A Perfect Musical Storm
For good things to happen, three factors have to coalesce simultaneously: Everybody involved has to be on the same page; nobody can care who gets the credit; and a touch of serendipity has to come into play.
Last Friday in Greensboro all those elements were in evidence. Your first thought would be the downtown Festival of Lights, but that wasn’t it, although it played a huge role in it. Rather, it was a concert within the larger context that may well have turned them both into an Event.
First off, a show that involves Bob Margolin and Melva Houston will never, ever be just another show. They are the blues royalty of the Triad, a fact that is beyond dispute. Margolin, the longtime Muddy Waters sideman and one of the finest blues guitarists on the planet, and Houston, the chanteuse who began as a Memphis backup singer for all those revered Stax soulmen of the ’60s and is a bigger star in Europe than here, blew the doors off the joint. Melva and her creamof-the-crop sideman — Earl Austin on keys,
Charlley Ward on guitar, Chuck Cotton on drums and Tom Philion on bass — blasted through an hour’s worth of blues, soul and R&B standards that left the SRO crowd drenched in sweat before headliner Margolin even took the stage.
Then, if Melva took them to the precipice, Margolin hoisted them over the mountaintop. Ever gracious, he shared the spotlight with veteran slinger Terry VunCannon and prodigy Matt Hill, even taking a turn on bass so Hill could shine on his homemade Tele and VunCannon on his ’56 Strat. (Margolin plays a gold Les Paul for those keeping score at home.) Afterward, he commented that the show reminded him of the old frat-house gigs, with the crowd nudged up against the monitors and the stage on floor level. “Just playing for my neighbors, doing what I do,” he smiled.
And that brings us to the venue. Located on the second floor above a restaurant in the twomonth old, five-story building in the Hamburger Square block of South Elm Street, it is called Bin 33, and this marked its maiden voyage as a concert venue. Whatever it may have been designed for, it has found a new purpose in life. And downtown has found a new hot spot. At a time when downtown is reeling from two ugly incidents and city council’s paranoid, kneejerk overreaction by imposing an 18-and-under curfew, this place could be just what the Fun Doctors ordered.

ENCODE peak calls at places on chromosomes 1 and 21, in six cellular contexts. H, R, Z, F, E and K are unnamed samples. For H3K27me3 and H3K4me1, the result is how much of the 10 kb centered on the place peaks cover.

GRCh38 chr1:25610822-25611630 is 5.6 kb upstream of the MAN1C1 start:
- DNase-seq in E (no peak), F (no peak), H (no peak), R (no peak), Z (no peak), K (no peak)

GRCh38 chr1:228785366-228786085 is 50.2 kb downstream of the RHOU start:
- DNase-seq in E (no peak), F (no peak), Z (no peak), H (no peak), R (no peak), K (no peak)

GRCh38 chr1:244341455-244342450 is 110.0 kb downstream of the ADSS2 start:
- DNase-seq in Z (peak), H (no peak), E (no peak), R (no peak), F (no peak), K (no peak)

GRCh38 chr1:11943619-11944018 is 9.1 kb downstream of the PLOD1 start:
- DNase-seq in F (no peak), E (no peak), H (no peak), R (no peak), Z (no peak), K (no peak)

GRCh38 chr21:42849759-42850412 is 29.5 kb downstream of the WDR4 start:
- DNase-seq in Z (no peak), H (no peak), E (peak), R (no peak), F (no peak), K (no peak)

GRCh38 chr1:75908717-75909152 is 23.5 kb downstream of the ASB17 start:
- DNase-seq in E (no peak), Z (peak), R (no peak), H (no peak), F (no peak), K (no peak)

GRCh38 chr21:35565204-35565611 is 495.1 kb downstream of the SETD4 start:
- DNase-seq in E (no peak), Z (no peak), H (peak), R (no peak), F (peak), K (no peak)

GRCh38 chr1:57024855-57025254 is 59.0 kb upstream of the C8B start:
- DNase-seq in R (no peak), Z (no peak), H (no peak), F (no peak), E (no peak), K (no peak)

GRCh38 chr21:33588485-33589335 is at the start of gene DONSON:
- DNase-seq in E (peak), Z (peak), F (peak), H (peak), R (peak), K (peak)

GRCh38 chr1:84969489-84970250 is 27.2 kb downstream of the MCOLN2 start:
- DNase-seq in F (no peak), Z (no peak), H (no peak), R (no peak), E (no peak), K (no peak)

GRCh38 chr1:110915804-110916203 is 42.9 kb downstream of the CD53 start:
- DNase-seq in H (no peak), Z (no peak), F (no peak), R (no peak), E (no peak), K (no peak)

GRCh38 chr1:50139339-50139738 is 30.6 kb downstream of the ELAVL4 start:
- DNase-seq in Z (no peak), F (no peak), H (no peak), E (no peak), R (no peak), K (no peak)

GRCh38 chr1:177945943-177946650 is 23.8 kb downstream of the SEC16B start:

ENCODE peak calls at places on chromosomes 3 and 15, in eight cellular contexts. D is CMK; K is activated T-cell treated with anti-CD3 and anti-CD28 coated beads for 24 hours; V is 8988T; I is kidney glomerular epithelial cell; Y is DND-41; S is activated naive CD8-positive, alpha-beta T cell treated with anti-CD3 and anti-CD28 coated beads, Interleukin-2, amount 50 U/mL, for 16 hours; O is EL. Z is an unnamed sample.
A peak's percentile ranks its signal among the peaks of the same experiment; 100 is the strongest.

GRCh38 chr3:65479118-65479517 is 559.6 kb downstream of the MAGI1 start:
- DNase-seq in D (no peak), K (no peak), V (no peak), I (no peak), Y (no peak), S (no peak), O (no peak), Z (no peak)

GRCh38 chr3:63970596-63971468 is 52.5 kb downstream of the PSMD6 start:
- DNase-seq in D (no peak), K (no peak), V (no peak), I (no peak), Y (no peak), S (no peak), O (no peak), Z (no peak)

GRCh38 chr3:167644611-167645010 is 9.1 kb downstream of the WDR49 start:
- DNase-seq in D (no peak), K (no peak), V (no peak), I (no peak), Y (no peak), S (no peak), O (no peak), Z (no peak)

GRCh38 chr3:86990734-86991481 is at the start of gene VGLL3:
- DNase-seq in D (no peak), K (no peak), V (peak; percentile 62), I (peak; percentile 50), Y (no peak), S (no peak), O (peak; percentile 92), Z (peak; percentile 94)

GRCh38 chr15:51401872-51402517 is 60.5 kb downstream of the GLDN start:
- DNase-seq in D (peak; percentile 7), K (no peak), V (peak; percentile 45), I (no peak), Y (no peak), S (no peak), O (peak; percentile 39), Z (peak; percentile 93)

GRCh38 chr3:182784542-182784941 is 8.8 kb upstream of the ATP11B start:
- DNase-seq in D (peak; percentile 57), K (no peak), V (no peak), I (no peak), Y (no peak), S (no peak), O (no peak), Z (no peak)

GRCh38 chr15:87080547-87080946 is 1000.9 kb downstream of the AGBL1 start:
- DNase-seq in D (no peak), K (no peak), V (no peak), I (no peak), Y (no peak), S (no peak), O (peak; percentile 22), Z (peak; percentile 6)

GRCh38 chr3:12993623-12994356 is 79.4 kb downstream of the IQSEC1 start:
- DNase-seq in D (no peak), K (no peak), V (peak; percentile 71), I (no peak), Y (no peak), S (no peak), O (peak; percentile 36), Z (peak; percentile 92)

Now finally to the promoter himself, who could be the linchpin to the whole process. If the name Tom Philion does not ring a bell, it means you’ve been in the area less than four years. Philion was the executive director of the Eastern Music Festival until being lured away in early 2007 to a similar post with the Seattle Symphony Orchestra. When the president of the United Arts Council resigned, the board was miraculously able to lure Philion back to Greensboro to take the reins.
“For me, coming back to town is a real opportunity to kind of be a catalyst,” he said before strapping on his bass and hitting the stage behind Melva. “What I do basically is connect the dots, get people excited, help figure out the possibilities of what can be done. We need people who are passionate about music, about the arts, and about Greensboro.”
Excellent. Let’s put them all in the same room and see what happens.